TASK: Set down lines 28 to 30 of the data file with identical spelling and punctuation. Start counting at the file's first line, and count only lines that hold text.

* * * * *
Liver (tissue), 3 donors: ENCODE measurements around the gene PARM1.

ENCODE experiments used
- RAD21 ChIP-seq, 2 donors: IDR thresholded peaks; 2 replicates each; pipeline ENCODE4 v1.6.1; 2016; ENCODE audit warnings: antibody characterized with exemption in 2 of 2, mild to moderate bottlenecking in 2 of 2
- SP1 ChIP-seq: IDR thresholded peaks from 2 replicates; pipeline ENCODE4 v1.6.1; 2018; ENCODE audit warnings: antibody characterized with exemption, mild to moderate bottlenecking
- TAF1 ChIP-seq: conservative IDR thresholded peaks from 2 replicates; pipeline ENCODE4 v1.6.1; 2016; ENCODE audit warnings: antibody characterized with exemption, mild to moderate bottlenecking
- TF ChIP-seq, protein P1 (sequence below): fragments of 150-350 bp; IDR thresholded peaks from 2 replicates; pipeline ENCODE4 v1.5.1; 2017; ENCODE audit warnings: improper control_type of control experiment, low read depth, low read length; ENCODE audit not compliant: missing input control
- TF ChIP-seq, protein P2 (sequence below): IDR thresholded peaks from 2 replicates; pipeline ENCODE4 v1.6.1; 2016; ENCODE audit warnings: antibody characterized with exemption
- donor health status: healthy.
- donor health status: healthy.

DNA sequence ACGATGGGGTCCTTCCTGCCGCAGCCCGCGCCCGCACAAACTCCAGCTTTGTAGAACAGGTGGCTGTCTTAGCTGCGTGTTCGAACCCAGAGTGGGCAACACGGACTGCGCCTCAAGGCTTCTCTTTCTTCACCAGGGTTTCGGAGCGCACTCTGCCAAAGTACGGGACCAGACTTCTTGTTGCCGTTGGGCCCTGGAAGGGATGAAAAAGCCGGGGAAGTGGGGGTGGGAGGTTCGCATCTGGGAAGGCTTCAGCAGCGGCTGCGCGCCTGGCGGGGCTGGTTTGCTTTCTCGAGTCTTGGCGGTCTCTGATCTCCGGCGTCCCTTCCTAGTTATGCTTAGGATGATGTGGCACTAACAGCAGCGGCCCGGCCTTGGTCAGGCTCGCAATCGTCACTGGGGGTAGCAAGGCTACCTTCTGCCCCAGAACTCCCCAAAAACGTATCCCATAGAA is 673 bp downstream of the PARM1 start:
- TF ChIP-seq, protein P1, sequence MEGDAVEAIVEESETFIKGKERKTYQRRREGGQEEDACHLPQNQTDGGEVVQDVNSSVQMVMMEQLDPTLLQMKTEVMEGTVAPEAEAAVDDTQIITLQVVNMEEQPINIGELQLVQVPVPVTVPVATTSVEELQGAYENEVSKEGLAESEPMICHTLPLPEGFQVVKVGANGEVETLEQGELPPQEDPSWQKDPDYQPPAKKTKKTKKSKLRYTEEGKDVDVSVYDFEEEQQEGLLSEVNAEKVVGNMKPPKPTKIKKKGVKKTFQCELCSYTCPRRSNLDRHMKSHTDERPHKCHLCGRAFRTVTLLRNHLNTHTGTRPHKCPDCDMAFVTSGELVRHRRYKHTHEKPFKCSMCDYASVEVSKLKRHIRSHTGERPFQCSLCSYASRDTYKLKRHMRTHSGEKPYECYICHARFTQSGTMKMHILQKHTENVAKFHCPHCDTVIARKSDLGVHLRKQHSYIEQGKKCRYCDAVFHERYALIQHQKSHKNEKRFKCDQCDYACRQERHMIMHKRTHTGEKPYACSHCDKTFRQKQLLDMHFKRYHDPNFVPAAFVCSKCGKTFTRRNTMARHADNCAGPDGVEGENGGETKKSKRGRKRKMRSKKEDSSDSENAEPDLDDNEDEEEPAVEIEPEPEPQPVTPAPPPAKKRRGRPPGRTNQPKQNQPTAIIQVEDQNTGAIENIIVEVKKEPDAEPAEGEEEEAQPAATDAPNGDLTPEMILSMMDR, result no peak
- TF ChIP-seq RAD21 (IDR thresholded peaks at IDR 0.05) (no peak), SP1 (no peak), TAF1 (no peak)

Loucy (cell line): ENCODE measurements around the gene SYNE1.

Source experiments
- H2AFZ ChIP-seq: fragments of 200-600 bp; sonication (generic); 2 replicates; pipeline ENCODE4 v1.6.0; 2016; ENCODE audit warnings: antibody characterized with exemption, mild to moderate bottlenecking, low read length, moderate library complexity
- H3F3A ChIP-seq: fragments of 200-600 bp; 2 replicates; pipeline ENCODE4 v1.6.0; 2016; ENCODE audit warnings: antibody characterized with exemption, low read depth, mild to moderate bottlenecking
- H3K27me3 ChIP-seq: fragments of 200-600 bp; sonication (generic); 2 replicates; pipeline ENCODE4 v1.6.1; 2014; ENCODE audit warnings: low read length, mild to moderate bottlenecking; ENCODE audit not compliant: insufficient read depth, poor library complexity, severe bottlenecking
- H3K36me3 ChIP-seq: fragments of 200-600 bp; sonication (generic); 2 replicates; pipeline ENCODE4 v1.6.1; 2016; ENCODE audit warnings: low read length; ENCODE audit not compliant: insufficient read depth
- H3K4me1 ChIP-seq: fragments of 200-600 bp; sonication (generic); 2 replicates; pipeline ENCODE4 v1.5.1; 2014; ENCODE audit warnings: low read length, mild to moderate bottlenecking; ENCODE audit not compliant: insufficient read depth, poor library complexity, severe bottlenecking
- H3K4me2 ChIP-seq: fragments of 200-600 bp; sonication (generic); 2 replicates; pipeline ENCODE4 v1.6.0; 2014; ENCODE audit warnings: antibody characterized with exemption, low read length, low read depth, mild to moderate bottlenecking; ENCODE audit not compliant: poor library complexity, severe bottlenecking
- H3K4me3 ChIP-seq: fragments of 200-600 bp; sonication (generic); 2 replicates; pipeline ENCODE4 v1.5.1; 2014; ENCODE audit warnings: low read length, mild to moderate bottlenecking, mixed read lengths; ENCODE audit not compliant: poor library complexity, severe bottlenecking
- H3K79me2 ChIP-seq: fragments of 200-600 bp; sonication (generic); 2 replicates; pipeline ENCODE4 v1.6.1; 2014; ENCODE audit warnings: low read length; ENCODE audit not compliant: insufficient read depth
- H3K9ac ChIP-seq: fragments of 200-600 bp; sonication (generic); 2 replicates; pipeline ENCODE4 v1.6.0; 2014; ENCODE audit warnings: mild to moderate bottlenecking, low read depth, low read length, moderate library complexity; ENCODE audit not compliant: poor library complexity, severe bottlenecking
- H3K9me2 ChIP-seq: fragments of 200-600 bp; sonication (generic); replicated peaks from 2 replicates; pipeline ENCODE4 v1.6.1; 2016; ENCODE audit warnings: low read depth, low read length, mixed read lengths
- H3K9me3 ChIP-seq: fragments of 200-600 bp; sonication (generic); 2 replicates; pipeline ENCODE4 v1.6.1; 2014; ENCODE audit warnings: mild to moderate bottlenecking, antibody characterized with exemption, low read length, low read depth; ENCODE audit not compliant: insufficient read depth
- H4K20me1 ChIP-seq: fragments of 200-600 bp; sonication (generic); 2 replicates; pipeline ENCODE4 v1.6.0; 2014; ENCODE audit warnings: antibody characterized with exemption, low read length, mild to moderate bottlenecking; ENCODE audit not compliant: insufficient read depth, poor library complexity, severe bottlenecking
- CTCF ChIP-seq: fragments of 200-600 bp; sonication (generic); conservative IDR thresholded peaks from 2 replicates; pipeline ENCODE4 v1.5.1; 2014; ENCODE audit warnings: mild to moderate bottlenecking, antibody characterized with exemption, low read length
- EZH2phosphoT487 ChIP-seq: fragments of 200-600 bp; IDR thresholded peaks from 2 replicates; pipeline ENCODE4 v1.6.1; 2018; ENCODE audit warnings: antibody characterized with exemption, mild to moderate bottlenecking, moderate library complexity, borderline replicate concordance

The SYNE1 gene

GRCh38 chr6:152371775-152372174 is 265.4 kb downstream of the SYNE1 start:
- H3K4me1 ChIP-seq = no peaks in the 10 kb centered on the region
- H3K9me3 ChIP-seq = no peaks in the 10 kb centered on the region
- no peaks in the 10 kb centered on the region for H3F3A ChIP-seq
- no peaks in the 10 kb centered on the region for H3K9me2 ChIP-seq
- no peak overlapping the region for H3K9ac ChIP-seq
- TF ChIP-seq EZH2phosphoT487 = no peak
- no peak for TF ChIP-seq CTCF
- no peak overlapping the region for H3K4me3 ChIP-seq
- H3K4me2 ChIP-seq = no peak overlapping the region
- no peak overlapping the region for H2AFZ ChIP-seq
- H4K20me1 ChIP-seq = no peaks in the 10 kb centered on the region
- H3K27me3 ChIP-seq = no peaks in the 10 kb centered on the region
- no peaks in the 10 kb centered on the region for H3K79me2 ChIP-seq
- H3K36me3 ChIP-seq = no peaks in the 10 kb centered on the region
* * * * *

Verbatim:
- EZH2phosphoT487 ChIP-seq: fragments of 200-600 bp; IDR thresholded peaks from 2 replicates; pipeline ENCODE4 v1.6.1; 2018; ENCODE audit warnings: antibody characterized with exemption, mild to moderate bottlenecking, moderate library complexity, borderline replicate concordance

The SYNE1 gene

GRCh38 chr6:152371775-152372174 is 265.4 kb downstream of the SYNE1 start: